There was a bit more effort made with the scandals that emerged in its wake; the fraudulent manipulation of Libor interest rates, and foreign exchange rates. The rogue trades perpetrated at UBS by Kweku Adoboli.

In the case of the first of those, Tom Hayes, aka King Libor, was sentenced to 14 years in prison, which he continues to serve. Adoboli got seven. He’s now out on parole, but despite having come to Britain as a child, posing no threat to anyone, making efforts to rehabilitate himself, and having the support of more than 100 MPs and MSPs, the Home Office seems to determined to punish him twice by sending him back to Ghana, a country with which he no longer has a meaningful connection.

But the managers who facilitated, and profited from, their activities, who looked the other way and racked up the bonus payments? They, of course, got off. Again.

JFK’s assassin Lee Harvey Oswald once declared himself to be “a patsy”. Hayes and Adoboli will know how that feels.

It isn’t long since the Financial Conduct Authority said it would take no action in the wake of yet another scandal – the treatment of business banking customers by Royal Bank of Scotland’s GRG unit.

The blindfold you typically find upon statues of Lady Justice is supposed to indicate impartiality. It could just as easily be said to represent justice’s blindness to the misdeeds of the wealthiest and most powerful in society, particularly those who run banks.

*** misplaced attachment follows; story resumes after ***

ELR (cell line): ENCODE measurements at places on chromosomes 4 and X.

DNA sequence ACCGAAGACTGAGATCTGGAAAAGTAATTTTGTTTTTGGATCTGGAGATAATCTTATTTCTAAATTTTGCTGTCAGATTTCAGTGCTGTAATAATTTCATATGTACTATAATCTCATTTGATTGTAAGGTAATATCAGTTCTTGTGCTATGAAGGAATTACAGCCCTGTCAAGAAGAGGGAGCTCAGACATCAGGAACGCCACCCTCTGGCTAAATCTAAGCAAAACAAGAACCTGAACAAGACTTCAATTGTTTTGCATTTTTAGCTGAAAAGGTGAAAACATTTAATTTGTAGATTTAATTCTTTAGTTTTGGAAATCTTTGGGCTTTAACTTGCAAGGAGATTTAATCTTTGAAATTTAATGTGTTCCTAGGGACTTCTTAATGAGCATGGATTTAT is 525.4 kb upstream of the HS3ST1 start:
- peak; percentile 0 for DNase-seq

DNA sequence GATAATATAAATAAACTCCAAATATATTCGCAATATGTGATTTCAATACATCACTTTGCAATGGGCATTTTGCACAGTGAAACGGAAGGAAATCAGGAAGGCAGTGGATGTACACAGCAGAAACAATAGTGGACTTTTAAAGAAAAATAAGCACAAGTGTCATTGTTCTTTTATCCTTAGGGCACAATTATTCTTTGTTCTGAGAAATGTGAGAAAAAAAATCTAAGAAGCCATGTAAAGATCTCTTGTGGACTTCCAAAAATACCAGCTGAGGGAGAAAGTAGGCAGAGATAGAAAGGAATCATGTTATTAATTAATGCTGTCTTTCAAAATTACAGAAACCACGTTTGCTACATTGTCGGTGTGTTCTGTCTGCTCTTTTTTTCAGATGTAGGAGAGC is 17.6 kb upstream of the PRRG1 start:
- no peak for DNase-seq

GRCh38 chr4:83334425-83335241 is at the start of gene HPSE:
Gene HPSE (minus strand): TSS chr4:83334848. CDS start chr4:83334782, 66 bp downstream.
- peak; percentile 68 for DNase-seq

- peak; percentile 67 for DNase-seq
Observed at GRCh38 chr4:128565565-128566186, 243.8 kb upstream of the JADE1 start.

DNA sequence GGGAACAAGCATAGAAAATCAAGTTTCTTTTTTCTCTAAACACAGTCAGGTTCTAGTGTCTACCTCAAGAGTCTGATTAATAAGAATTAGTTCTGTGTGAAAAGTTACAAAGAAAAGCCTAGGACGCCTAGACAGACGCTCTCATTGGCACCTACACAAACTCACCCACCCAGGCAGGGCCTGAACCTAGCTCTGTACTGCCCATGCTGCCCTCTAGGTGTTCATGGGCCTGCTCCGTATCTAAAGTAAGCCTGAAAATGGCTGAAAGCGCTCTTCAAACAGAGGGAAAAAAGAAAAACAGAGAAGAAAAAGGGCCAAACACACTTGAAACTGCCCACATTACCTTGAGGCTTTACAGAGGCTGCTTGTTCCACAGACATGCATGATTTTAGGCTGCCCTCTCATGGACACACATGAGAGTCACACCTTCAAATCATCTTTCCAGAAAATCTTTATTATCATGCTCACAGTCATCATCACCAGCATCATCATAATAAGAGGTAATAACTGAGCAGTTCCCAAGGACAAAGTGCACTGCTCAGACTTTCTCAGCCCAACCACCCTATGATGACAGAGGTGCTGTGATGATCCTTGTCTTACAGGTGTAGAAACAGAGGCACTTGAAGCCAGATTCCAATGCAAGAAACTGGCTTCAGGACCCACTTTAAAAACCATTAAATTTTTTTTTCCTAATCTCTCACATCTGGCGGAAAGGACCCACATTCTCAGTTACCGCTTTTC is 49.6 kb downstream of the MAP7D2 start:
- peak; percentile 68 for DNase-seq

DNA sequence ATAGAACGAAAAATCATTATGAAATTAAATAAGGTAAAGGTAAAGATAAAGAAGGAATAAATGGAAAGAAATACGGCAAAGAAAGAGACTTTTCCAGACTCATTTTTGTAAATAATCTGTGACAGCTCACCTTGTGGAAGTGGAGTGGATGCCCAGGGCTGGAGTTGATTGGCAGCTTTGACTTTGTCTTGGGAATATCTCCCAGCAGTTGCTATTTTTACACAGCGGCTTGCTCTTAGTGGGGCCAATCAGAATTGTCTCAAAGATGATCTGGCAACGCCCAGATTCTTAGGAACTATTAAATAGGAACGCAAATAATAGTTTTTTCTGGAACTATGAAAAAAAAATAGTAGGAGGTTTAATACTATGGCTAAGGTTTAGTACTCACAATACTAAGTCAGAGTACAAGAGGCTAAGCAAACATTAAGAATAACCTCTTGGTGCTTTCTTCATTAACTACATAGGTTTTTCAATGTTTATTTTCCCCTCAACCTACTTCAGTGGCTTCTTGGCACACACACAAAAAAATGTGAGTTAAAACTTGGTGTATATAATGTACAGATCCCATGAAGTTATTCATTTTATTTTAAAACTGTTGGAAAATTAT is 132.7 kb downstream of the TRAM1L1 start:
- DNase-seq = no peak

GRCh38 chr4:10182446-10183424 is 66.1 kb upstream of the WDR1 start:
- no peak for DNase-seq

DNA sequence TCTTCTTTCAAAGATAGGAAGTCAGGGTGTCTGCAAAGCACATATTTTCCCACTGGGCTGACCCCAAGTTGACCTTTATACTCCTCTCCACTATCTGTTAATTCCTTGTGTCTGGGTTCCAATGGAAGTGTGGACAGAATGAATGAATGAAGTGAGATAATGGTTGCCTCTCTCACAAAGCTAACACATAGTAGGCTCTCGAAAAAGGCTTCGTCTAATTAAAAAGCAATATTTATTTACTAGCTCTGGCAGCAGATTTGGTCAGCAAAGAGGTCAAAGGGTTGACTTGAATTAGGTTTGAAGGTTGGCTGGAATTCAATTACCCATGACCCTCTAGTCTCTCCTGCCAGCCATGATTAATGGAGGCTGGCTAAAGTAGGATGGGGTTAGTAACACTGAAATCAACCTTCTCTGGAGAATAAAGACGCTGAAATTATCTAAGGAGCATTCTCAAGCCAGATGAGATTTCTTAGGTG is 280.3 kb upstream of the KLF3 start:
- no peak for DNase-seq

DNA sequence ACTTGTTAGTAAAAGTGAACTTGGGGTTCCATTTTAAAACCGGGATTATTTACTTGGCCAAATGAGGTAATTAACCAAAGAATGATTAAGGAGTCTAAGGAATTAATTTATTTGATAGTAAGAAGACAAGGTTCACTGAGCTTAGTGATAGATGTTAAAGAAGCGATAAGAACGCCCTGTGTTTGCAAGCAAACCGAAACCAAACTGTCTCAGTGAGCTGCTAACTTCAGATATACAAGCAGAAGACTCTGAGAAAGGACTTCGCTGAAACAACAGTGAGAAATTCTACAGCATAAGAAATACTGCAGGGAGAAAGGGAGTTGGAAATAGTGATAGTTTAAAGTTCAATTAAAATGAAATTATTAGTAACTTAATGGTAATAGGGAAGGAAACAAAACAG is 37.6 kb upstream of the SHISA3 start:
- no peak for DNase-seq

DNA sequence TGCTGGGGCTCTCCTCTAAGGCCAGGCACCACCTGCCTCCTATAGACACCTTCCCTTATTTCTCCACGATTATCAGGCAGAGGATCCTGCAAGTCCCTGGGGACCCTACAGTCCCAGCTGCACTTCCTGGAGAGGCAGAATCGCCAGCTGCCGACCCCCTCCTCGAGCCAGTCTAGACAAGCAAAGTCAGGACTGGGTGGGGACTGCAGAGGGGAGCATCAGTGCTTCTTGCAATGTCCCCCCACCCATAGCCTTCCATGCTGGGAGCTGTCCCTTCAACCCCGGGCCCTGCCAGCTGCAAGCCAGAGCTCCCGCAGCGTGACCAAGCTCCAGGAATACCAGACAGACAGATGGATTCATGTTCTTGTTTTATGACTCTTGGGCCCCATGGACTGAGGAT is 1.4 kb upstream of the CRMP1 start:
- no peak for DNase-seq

The way the controlling brains of international finance have been allowed to escape any sanction for the roles they played in the creation of the crisis still rankles, and arguably played a role in the simmering resentment extremists have sought to exploit all over the West, with considerable success.

We are told in Britain that the Senior Managers Regime, which came into effect in 2016 and is overseen by the Financial Conduct Authority, will change things. It is supposed to establish clear lines of accountability for senior financiers, so they can no longer hide behind the decision making by committee that, it is said, allowed senior bankers to disavow responsibility for the actions that led to the collapse of Lehmans, and RBS and HBOS.

But is it really the lack of something like it that prevented a calling to account for the crisis? Or is it just as much down to a lack of will on the part of the authorities to make an attempt at using the laws in place at the time?

Clearly there was wrong doing at a lot of banks, or why pay all those billions in fines?

Of course, it’s easy to pursue institutions. Their bosses play with other people’s money, and it’s in their interests to settle. It establishes cost certainty, it’s usually cheaper, and it prevents investors from getting twitchy.

Individuals, especially wealthy ones, have more at stake and so are more inclined to fight, often with the aid of expensive lawyers adept at handling complex cases, and calling the authorities’ bluff.

And that, it seems, is all it takes to get them to back down.